The combination regimen demonstrated a substantial enhancement in OS, PFS, and ORR compared with sunitinib monotherapy. These outcomes remained consistent across all IMDC subgroups, encompassing favorable-, intermediate-, and poor-risk groups. See TABLE 3.19

The Pharmacist’s Role

Pharmacists, especially those specializing in oncology, play a tremendous role in the comprehensive care of cancer patients throughout various stages of their treatment journey. This includes involvement in assessment and diagnosis, treatment-making decisions, medication management, addressing symptoms, providing supportive care, and participating in survivorship programs post treatment. Collaborating closely with other healthcare providers, pharmacists ensure the maintenance of accurate medication lists, selection of the most appropriate therapies, monitoring of medication efficacy, and management of adverse effects associated with cancer treatment. Chemotherapy agents are linked to various adverse effects, including but not limited to diarrhea, hypertension, reduced appetite, and nausea. It is important to monitor patients for serious adverse events, such as impaired thyroid function, proteinuria, thrombocytopenia, neutropenia, and anemia.19

Pharmacists also provide vital support to patients and their caregivers, offering guidance on medication regimens and anticipated side effects. Despite challenges such as the high cost of therapies, medication shortages, regulatory demands, and decreasing reimbursement, pharmacists remain essential members of the clinical team. Their contribution significantly enhances overall cancer care, thereby improving the QoL for patients.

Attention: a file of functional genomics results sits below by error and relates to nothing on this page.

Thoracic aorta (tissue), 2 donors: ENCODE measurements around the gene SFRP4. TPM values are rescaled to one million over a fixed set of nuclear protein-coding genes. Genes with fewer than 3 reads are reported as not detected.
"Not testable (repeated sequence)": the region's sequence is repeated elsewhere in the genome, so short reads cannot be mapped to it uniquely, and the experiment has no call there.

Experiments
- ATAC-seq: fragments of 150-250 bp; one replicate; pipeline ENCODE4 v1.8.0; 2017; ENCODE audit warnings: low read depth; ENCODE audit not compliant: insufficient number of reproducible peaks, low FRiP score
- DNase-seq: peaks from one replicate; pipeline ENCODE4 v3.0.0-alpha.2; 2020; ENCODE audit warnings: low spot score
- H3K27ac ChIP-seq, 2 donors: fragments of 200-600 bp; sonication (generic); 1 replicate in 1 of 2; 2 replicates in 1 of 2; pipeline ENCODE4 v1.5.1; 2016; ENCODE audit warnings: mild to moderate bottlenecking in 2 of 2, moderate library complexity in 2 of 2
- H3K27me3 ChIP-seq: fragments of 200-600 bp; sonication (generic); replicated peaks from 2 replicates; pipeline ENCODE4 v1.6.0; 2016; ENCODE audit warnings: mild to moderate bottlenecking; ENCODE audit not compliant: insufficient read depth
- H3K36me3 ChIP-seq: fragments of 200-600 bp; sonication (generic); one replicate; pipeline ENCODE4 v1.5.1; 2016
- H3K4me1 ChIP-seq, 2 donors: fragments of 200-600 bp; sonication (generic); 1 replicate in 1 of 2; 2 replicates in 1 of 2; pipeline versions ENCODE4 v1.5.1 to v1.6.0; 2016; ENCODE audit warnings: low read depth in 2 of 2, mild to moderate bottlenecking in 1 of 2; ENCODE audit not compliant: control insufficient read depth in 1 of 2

There exist many opportunities for pharmacist involvement. Pharmacists can refer patients to copayment-assistance programs, giving them access to more cost-effective treatment alternatives. Pharmacists can also collaborate with other healthcare professionals to establish institutional guidelines and make evidence-based decisions aimed at enhancing patient care.20 Encouraging medication adherence by emphasizing the benefits and risks of therapy is paramount to achieving successful treatment outcomes. With the ability to address common patient complications such as nausea, pain, and depression, pharmacists serve as advocates for patients and their families, striving to enhance the quality of care and life of their patients.